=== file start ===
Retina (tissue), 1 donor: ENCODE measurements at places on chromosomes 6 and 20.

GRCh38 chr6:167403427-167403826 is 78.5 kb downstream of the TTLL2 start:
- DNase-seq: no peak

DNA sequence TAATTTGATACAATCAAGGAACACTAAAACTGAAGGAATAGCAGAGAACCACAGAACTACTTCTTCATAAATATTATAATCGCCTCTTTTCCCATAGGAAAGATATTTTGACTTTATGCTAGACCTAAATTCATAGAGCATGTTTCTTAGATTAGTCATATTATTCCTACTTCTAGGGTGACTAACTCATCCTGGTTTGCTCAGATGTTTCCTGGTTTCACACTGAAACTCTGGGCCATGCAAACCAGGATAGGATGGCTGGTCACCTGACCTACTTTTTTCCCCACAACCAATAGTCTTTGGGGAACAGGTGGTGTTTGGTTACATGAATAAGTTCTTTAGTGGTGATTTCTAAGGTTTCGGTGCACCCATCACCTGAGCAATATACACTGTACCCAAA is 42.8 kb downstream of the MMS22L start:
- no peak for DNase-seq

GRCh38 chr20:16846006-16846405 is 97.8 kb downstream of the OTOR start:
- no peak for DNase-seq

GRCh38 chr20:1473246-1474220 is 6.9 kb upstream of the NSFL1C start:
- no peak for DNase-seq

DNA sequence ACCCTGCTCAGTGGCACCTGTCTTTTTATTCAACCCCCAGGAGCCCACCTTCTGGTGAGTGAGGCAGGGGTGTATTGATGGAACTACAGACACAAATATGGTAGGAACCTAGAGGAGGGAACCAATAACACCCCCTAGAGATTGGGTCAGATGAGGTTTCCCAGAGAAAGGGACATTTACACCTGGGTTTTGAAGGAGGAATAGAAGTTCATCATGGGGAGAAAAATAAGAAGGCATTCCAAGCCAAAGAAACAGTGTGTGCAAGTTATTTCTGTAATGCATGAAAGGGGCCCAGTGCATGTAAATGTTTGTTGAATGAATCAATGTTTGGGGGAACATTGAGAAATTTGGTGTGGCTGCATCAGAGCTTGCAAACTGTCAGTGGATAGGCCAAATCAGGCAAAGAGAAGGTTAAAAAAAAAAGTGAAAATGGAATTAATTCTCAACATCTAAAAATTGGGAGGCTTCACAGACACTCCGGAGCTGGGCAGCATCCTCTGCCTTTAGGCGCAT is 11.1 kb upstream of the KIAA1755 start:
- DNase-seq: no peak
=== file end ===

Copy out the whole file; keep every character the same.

Retina (tissue), 1 donor: ENCODE measurements at places on chromosomes 6 and 20.

GRCh38 chr6:167403427-167403826 is 78.5 kb downstream of the TTLL2 start:
- DNase-seq: no peak

DNA sequence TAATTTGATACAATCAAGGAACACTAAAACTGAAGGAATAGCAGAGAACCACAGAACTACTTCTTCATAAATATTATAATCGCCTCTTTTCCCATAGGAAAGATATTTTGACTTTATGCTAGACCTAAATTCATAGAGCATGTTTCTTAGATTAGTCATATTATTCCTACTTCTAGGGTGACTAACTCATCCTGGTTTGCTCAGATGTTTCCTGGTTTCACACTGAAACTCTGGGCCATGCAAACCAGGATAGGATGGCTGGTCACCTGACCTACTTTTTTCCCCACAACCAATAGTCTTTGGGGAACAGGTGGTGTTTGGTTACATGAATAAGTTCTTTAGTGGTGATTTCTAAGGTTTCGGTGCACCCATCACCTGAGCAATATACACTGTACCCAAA is 42.8 kb downstream of the MMS22L start:
- no peak for DNase-seq

GRCh38 chr20:16846006-16846405 is 97.8 kb downstream of the OTOR start:
- no peak for DNase-seq

GRCh38 chr20:1473246-1474220 is 6.9 kb upstream of the NSFL1C start:
- no peak for DNase-seq

DNA sequence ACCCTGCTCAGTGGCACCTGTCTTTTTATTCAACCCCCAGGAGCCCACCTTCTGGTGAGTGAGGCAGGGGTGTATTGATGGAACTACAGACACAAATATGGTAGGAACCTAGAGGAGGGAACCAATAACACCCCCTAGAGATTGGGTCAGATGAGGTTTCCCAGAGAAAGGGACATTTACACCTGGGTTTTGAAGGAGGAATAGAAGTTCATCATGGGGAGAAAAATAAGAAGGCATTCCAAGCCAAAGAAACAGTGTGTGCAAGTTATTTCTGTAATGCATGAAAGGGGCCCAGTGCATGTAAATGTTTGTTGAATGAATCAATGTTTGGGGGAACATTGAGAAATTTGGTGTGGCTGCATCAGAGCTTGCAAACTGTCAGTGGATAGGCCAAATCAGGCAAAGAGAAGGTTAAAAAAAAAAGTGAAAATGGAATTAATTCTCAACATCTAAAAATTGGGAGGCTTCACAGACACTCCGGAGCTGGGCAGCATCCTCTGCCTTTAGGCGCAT is 11.1 kb upstream of the KIAA1755 start:
- DNase-seq: no peak